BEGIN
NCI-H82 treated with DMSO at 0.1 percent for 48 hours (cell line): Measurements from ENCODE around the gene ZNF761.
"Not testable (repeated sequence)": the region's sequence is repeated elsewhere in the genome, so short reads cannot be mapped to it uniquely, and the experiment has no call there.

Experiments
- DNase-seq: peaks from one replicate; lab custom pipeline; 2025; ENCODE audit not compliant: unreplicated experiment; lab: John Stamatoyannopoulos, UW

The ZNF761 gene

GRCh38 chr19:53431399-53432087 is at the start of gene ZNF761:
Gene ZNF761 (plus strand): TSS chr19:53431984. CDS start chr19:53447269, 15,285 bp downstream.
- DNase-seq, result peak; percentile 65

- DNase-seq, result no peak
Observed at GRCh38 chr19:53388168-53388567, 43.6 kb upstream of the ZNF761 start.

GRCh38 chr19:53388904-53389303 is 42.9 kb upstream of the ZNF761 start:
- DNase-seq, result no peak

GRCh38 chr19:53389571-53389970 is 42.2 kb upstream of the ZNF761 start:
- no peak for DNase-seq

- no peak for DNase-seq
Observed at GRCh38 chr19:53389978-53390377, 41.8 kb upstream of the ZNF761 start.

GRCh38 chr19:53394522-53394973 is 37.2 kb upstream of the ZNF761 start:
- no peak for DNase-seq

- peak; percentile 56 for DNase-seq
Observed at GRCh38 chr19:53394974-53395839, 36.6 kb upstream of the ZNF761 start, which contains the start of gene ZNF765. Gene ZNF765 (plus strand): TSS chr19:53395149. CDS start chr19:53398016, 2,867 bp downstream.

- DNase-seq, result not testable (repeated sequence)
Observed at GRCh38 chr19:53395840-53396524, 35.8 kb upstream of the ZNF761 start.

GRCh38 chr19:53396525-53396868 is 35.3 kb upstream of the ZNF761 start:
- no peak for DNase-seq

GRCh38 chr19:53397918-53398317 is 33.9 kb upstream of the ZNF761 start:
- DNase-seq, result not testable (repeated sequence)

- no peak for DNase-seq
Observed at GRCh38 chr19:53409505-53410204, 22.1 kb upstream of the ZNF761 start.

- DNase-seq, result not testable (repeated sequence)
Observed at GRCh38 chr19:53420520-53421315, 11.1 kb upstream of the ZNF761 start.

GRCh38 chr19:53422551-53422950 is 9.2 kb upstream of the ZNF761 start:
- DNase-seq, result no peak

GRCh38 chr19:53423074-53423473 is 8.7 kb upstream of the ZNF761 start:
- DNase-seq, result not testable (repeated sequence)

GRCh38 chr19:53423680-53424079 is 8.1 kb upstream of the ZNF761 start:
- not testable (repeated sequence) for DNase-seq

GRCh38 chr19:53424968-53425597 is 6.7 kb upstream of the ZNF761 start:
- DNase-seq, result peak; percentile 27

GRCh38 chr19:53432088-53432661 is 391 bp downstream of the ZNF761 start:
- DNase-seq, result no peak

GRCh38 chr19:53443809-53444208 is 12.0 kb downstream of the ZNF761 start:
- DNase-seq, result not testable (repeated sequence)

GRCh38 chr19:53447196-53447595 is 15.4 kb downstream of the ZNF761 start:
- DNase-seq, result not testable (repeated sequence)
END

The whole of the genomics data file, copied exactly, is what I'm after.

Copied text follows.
NCI-H82 treated with DMSO at 0.1 percent for 48 hours (cell line): Measurements from ENCODE around the gene ZNF761.
"Not testable (repeated sequence)": the region's sequence is repeated elsewhere in the genome, so short reads cannot be mapped to it uniquely, and the experiment has no call there.

Experiments
- DNase-seq: peaks from one replicate; lab custom pipeline; 2025; ENCODE audit not compliant: unreplicated experiment; lab: John Stamatoyannopoulos, UW

The ZNF761 gene

GRCh38 chr19:53431399-53432087 is at the start of gene ZNF761:
Gene ZNF761 (plus strand): TSS chr19:53431984. CDS start chr19:53447269, 15,285 bp downstream.
- DNase-seq, result peak; percentile 65

- DNase-seq, result no peak
Observed at GRCh38 chr19:53388168-53388567, 43.6 kb upstream of the ZNF761 start.

GRCh38 chr19:53388904-53389303 is 42.9 kb upstream of the ZNF761 start:
- DNase-seq, result no peak

GRCh38 chr19:53389571-53389970 is 42.2 kb upstream of the ZNF761 start:
- no peak for DNase-seq

- no peak for DNase-seq
Observed at GRCh38 chr19:53389978-53390377, 41.8 kb upstream of the ZNF761 start.

GRCh38 chr19:53394522-53394973 is 37.2 kb upstream of the ZNF761 start:
- no peak for DNase-seq

- peak; percentile 56 for DNase-seq
Observed at GRCh38 chr19:53394974-53395839, 36.6 kb upstream of the ZNF761 start, which contains the start of gene ZNF765. Gene ZNF765 (plus strand): TSS chr19:53395149. CDS start chr19:53398016, 2,867 bp downstream.

- DNase-seq, result not testable (repeated sequence)
Observed at GRCh38 chr19:53395840-53396524, 35.8 kb upstream of the ZNF761 start.

GRCh38 chr19:53396525-53396868 is 35.3 kb upstream of the ZNF761 start:
- no peak for DNase-seq

GRCh38 chr19:53397918-53398317 is 33.9 kb upstream of the ZNF761 start:
- DNase-seq, result not testable (repeated sequence)

- no peak for DNase-seq
Observed at GRCh38 chr19:53409505-53410204, 22.1 kb upstream of the ZNF761 start.

- DNase-seq, result not testable (repeated sequence)
Observed at GRCh38 chr19:53420520-53421315, 11.1 kb upstream of the ZNF761 start.

GRCh38 chr19:53422551-53422950 is 9.2 kb upstream of the ZNF761 start:
- DNase-seq, result no peak

GRCh38 chr19:53423074-53423473 is 8.7 kb upstream of the ZNF761 start:
- DNase-seq, result not testable (repeated sequence)

GRCh38 chr19:53423680-53424079 is 8.1 kb upstream of the ZNF761 start:
- not testable (repeated sequence) for DNase-seq

GRCh38 chr19:53424968-53425597 is 6.7 kb upstream of the ZNF761 start:
- DNase-seq, result peak; percentile 27

GRCh38 chr19:53432088-53432661 is 391 bp downstream of the ZNF761 start:
- DNase-seq, result no peak

GRCh38 chr19:53443809-53444208 is 12.0 kb downstream of the ZNF761 start:
- DNase-seq, result not testable (repeated sequence)

GRCh38 chr19:53447196-53447595 is 15.4 kb downstream of the ZNF761 start:
- DNase-seq, result not testable (repeated sequence)